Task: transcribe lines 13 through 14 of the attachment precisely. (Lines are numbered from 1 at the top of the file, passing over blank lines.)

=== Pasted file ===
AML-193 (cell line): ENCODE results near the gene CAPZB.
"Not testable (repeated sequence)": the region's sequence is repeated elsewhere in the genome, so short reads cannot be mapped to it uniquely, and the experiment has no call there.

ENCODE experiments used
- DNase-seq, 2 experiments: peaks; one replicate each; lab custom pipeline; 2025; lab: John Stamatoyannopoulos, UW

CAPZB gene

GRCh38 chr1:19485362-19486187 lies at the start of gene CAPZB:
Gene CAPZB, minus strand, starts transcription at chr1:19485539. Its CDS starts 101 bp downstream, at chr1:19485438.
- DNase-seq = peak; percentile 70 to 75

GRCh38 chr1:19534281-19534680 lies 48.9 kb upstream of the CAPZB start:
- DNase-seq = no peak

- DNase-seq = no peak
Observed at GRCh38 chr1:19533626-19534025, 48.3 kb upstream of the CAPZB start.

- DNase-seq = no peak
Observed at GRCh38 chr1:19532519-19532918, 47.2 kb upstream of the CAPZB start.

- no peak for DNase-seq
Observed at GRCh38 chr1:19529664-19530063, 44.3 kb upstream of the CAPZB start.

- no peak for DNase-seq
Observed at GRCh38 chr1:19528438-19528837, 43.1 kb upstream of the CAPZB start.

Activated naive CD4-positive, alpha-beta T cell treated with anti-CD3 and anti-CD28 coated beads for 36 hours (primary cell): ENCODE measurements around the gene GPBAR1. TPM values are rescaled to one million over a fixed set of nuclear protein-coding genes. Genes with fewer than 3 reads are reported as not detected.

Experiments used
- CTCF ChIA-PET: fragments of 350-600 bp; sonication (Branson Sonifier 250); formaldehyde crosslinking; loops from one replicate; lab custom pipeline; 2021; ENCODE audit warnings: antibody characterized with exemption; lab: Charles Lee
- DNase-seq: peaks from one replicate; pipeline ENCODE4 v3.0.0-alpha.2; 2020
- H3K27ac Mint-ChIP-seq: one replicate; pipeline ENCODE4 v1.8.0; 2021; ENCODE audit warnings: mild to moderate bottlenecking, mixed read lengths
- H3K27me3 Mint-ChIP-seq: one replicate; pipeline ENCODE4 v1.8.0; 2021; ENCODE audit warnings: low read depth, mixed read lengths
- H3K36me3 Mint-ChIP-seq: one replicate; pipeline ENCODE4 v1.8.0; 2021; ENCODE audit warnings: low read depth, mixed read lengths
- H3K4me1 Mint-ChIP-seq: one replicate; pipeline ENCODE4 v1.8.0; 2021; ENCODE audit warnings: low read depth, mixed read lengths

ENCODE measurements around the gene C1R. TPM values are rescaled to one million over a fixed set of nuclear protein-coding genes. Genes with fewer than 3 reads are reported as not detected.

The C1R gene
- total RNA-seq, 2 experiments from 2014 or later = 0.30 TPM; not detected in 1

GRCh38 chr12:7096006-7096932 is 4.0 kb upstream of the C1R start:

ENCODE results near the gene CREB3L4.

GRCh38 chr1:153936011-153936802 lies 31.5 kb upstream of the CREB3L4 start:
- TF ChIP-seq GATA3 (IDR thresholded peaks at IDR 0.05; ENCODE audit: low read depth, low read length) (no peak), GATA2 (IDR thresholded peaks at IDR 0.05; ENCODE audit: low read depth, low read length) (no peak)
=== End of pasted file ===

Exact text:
- DNase-seq = no peak
Observed at GRCh38 chr1:19532519-19532918, 47.2 kb upstream of the CAPZB start.